To build a prosperous future, we must trust people with their own money and empower them to grow our economy. As we meet tonight, our economy is undergoing a period of uncertainty. America has added jobs for a record 52 straight months, but jobs are now growing at a slower pace.
On February 1st, the Bureau of Labor Statistics released new jobs figures for January, showing a loss of 17,000 jobs. This ended the streak but Bush continued to mention the record of 52 consecutive months, often crediting it to his tax cuts. For example, on February 8th, Bush said the following during remarks to the Conservative Political Action Conference:
Despite these dire predictions, the tax cuts we passed contributed to a record 52 months of job creation. (Applause.) They helped produce strong economic growth -- and the increased revenues from that growth have put us on track to a balance our budget by 2012. (Applause.) Here is the bottom line: tax relief works. (Applause.)
Bush similarly mentioned the 52 month record and the role that his tax cuts played in bringing it about on February 25th and March 12th as did Vice President Cheney on March 10th and April 25th. It was of course mentioned by a number of other sources as well.
Was this 52 month record truly a significant achievement, surpassing the oft-mentioned job creation under Reagan and Clinton? Following is a graph generated on the Bureau of Labor Statistics website showing the monthly job growth in total nonfarm jobs since 1980:
Monthly Growth in Total Nonfarm Employment, Seasonally Adjusted (in thousands)
The actual numbers and sources are at http://www.econdataus.com/jobgro50.html. As can be seen, there were 52 consecutive months of job growth under Bush, from September 2003 to December 2007. However, Clinton missed having 86 months of consecutive job growth (from April 1993 to May 2000) by just three slight monthly declines of 16, 18, and 19 thousand jobs. And Reagan (combined with H.W. Bush) missed having 82 months of consecutive job growth (from September 1983 to June 1990) by just one monthly decline of 93 thousand jobs.
Did Bush's tax cut provide some special protection against small monthly declines? To answer this, one must first be aware of the fact that the job numbers are "seasonally adjusted". Without seasonal adjustment, the numbers would show a loss every January, at the end of the holiday season. In fact, they show a loss in every January on record (since 1940) and losses of over 2 million in every January since 1990.
Secondly, the method for calculating the seasonal factors changed in June 2003, just 3 months before the 52 month record started. The following explanation can be found on the Bureau of Labor Statistics website:
Concurrent seasonal adjustment
Beginning in June 2003, the CES program converted from its current practice of updating seasonal factors twice a year to updating them every month. Concurrent seasonal adjustment is technically superior to semiannual updates because it uses all available monthly estimates, including those for the current month, thereby eliminating the need to project the seasonal factors. With the introduction of concurrent seasonal adjustment, BLS no longer publishes seasonal factors for CES national estimates. For more information, please read the following paper on concurrent seasonal adjustment. (HTML) (PDF 182K)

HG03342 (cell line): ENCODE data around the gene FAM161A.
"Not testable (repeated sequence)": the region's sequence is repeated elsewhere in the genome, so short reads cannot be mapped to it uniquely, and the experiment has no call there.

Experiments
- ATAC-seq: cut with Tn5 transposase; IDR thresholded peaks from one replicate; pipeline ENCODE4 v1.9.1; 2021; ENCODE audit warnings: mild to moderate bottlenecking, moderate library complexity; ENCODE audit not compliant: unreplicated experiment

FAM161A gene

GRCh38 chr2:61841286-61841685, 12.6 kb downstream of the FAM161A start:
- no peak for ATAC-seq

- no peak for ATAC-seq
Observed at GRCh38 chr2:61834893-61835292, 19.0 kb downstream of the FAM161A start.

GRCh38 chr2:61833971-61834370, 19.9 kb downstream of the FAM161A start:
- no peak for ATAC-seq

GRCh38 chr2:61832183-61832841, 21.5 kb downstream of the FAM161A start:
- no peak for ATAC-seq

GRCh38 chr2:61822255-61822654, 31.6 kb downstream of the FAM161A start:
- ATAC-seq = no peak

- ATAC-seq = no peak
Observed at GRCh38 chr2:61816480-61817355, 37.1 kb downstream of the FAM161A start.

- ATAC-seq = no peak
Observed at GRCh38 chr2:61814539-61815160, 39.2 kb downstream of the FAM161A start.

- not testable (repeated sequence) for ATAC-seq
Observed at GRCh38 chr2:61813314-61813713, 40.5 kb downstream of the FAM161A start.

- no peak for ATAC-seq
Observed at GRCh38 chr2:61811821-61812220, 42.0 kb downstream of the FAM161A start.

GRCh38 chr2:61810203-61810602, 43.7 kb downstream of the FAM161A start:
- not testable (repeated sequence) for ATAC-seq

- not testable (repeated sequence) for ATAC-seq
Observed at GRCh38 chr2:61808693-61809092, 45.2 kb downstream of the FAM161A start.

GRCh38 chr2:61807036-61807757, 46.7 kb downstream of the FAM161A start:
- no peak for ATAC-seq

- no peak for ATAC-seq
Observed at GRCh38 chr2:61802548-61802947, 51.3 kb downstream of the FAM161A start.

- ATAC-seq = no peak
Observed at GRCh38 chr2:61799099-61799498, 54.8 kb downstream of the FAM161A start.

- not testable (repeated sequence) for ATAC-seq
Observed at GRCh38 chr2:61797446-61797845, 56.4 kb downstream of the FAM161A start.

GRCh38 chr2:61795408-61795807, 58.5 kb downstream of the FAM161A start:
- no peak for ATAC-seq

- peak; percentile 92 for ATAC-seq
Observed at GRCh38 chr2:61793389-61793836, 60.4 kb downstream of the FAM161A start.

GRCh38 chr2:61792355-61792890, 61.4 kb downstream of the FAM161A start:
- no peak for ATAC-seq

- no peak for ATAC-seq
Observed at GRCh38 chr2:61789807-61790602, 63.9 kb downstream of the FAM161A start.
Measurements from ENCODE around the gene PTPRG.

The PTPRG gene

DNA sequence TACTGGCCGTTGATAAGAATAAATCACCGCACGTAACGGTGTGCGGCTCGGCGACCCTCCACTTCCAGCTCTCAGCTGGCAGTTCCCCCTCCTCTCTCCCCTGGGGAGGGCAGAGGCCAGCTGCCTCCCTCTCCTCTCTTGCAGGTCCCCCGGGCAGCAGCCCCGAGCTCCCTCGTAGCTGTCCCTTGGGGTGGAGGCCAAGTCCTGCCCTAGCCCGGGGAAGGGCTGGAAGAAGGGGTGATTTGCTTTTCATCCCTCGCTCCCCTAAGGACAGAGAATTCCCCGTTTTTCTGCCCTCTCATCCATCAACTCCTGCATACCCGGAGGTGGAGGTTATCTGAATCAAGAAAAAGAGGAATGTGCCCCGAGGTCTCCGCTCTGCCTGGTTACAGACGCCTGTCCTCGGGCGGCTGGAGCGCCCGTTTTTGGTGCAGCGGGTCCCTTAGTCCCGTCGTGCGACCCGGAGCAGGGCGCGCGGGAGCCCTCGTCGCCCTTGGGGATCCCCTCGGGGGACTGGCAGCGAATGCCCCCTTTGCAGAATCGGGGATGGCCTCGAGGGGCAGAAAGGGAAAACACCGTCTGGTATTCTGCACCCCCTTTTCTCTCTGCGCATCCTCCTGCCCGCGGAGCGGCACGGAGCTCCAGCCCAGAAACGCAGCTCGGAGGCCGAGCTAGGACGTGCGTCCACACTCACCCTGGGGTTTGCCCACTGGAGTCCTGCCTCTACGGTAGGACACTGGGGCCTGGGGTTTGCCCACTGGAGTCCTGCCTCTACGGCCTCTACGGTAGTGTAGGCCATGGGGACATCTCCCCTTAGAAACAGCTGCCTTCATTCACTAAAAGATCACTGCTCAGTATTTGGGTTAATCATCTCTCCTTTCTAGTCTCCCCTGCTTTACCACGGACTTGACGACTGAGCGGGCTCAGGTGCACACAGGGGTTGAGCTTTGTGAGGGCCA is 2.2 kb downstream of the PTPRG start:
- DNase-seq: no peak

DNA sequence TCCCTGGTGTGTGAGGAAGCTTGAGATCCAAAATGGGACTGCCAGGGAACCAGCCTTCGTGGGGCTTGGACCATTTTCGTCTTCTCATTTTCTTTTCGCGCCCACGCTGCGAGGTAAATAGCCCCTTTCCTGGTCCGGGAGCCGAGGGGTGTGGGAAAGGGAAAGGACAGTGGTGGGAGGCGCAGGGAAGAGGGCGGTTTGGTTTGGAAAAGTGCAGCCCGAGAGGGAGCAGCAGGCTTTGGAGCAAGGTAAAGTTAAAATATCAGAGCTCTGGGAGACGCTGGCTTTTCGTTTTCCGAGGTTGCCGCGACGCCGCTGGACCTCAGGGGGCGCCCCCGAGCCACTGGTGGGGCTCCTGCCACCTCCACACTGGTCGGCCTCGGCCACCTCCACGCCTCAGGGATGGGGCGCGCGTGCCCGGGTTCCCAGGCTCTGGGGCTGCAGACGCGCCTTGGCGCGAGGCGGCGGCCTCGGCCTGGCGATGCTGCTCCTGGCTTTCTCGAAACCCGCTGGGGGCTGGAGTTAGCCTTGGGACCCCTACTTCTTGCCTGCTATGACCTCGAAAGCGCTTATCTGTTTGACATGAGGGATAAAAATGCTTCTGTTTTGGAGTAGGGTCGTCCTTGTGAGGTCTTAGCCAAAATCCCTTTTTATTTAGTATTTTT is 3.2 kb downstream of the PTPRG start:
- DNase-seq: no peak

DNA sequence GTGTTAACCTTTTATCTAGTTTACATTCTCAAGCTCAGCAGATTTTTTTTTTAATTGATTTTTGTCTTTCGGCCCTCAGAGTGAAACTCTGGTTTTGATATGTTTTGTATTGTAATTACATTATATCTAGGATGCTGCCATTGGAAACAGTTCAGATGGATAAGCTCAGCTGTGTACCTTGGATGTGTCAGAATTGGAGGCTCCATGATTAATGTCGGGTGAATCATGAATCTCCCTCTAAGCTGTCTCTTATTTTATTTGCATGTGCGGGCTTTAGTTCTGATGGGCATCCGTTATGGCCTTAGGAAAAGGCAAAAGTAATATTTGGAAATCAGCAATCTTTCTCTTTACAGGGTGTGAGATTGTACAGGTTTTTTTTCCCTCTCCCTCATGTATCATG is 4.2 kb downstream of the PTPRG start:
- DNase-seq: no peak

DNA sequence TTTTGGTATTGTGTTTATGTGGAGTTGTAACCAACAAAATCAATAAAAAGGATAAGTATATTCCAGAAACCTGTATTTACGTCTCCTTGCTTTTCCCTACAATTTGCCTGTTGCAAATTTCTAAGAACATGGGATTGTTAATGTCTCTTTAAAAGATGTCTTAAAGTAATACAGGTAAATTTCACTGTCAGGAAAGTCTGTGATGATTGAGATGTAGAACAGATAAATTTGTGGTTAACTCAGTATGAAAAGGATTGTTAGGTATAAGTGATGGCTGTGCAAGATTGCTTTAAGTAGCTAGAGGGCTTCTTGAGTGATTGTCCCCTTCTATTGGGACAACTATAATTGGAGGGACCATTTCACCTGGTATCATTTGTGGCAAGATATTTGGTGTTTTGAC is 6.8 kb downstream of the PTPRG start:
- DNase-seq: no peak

Following is an excerpt from the first link:
As Table 1 illustrates, concurrent adjustment produces a smoother seasonally adjusted series for Total Nonfarm plus all nine industry divisions. Taken with the results from Figure 1, this indicates that CES will benefit from a switch to concurrent seasonal adjustment by producing employment series with less variability in the over-the-month changes.
Hence, the 52 month record may be largely due to this change to concurrent seasonal adjustment. In any event, the above graph seems to show that the average monthly growth was higher under Reagan and Clinton. This can be seen much more clearly in the following graph which shows the 12-month growth in jobs since 1950:
12-Month Growth in Total Nonfarm Employment, Seasonally Adjusted (in thousands)
As can be seen, average job growth was clearly higher under Reagan and Clinton. This is also clear from my prior post of March 18th. In addition, the above graph shows that the length of positive job growth was much longer under Reagan and Clinton if one uses a longer unit of time (12 months in this case).
In summary, it seems clear that the record of 52 consecutive months of job growth is not indicative of superior job growth. Consecutive months of positive job growth is just one of many indicators and, in my opinion, one of the more flawed and least significant. Some would call the use of this statistic while ignoring other statistics to be cherry-picking. At the very least, it shows the importance of examining the data yourself and/or getting opposing views on any statistics that one comes across in the political arena.